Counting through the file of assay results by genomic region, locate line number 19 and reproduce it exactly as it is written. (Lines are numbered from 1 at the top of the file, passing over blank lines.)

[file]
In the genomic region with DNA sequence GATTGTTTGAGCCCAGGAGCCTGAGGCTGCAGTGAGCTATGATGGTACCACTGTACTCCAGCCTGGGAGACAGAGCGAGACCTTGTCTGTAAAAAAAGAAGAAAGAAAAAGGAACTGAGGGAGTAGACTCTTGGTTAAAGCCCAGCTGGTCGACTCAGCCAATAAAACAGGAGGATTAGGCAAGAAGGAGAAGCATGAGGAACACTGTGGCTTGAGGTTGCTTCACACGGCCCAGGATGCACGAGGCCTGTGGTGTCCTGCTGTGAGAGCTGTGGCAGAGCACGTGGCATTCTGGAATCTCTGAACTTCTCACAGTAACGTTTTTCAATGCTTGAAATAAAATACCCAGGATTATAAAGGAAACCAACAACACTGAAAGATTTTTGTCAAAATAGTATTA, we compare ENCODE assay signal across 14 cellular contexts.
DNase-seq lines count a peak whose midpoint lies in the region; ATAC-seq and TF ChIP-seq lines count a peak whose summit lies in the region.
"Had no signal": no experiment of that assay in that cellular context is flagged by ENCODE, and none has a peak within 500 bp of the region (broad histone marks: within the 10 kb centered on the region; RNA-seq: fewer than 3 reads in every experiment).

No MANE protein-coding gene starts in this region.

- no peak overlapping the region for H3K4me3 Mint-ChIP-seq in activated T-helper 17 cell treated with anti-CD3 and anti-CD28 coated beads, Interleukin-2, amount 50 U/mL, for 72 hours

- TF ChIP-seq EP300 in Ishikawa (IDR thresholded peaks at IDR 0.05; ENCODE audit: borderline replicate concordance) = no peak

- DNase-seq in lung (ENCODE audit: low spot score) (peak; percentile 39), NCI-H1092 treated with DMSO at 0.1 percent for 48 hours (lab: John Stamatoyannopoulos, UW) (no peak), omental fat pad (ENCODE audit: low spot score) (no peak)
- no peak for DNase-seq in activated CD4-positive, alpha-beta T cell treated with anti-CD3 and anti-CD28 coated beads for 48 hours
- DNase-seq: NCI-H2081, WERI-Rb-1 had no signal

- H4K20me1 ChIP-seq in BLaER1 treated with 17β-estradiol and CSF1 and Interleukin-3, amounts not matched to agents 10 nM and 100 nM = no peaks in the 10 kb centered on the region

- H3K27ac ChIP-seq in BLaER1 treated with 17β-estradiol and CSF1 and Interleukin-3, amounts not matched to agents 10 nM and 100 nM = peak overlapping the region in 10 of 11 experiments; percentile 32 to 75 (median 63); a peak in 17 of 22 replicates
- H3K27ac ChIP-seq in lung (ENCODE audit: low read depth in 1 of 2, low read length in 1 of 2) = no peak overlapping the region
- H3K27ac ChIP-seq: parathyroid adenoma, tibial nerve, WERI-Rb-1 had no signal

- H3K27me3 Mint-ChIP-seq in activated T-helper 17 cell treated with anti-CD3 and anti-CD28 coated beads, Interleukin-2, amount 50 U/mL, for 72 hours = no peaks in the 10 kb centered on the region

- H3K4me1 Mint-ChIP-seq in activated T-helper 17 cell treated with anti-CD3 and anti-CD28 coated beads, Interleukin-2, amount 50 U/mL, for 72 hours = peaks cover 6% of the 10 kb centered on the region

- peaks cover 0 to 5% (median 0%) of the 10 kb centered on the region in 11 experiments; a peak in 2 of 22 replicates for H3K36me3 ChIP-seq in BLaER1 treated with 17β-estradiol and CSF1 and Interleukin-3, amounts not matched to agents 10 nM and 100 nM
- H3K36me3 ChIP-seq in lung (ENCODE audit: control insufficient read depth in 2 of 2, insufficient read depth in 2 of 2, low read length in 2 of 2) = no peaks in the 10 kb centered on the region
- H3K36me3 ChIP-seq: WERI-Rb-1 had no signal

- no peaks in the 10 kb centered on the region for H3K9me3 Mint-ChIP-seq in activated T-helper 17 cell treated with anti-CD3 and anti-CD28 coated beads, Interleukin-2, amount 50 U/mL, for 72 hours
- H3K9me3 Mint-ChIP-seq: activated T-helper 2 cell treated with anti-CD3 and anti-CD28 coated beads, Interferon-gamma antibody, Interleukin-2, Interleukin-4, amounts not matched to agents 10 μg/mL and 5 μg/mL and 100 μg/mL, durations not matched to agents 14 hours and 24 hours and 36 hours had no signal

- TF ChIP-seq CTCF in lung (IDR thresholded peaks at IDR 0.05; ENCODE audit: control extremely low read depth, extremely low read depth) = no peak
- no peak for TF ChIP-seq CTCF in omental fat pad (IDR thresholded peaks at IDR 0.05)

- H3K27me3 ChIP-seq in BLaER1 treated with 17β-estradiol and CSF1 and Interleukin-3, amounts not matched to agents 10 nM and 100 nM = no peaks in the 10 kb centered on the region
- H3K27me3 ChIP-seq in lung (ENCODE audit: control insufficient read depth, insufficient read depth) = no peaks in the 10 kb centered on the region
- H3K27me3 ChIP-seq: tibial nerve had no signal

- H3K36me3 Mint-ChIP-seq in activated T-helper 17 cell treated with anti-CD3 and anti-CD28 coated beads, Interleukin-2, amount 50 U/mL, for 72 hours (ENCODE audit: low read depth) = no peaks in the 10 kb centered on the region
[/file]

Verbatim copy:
- no peaks in the 10 kb centered on the region for H3K9me3 Mint-ChIP-seq in activated T-helper 17 cell treated with anti-CD3 and anti-CD28 coated beads, Interleukin-2, amount 50 U/mL, for 72 hours